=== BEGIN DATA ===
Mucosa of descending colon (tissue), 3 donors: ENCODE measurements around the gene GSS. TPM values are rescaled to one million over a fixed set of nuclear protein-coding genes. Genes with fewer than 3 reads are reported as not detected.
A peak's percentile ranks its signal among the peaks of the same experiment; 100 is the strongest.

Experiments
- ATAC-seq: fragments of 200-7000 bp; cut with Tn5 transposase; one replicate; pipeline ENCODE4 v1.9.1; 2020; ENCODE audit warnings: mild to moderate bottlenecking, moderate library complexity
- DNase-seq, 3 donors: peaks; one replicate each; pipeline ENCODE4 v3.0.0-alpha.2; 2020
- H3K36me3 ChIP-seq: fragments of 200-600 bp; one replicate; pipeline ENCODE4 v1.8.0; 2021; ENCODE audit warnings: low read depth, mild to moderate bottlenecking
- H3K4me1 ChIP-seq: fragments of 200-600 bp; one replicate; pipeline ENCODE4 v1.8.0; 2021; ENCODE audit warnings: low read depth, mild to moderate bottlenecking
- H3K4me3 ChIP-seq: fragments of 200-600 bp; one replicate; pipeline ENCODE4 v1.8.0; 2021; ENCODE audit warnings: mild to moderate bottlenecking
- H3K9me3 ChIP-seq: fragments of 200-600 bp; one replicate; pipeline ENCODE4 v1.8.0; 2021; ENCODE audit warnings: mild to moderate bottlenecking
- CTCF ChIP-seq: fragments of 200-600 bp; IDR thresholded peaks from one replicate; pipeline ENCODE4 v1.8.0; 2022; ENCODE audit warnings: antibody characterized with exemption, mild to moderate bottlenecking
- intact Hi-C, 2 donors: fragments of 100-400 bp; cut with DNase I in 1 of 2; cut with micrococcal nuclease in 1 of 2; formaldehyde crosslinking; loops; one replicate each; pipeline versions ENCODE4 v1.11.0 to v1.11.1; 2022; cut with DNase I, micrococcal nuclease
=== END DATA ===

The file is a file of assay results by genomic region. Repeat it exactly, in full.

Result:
Mucosa of descending colon (tissue), 3 donors: ENCODE measurements around the gene GSS. TPM values are rescaled to one million over a fixed set of nuclear protein-coding genes. Genes with fewer than 3 reads are reported as not detected.
A peak's percentile ranks its signal among the peaks of the same experiment; 100 is the strongest.

Experiments
- ATAC-seq: fragments of 200-7000 bp; cut with Tn5 transposase; one replicate; pipeline ENCODE4 v1.9.1; 2020; ENCODE audit warnings: mild to moderate bottlenecking, moderate library complexity
- DNase-seq, 3 donors: peaks; one replicate each; pipeline ENCODE4 v3.0.0-alpha.2; 2020
- H3K36me3 ChIP-seq: fragments of 200-600 bp; one replicate; pipeline ENCODE4 v1.8.0; 2021; ENCODE audit warnings: low read depth, mild to moderate bottlenecking
- H3K4me1 ChIP-seq: fragments of 200-600 bp; one replicate; pipeline ENCODE4 v1.8.0; 2021; ENCODE audit warnings: low read depth, mild to moderate bottlenecking
- H3K4me3 ChIP-seq: fragments of 200-600 bp; one replicate; pipeline ENCODE4 v1.8.0; 2021; ENCODE audit warnings: mild to moderate bottlenecking
- H3K9me3 ChIP-seq: fragments of 200-600 bp; one replicate; pipeline ENCODE4 v1.8.0; 2021; ENCODE audit warnings: mild to moderate bottlenecking
- CTCF ChIP-seq: fragments of 200-600 bp; IDR thresholded peaks from one replicate; pipeline ENCODE4 v1.8.0; 2022; ENCODE audit warnings: antibody characterized with exemption, mild to moderate bottlenecking
- intact Hi-C, 2 donors: fragments of 100-400 bp; cut with DNase I in 1 of 2; cut with micrococcal nuclease in 1 of 2; formaldehyde crosslinking; loops; one replicate each; pipeline versions ENCODE4 v1.11.0 to v1.11.1; 2022; cut with DNase I, micrococcal nuclease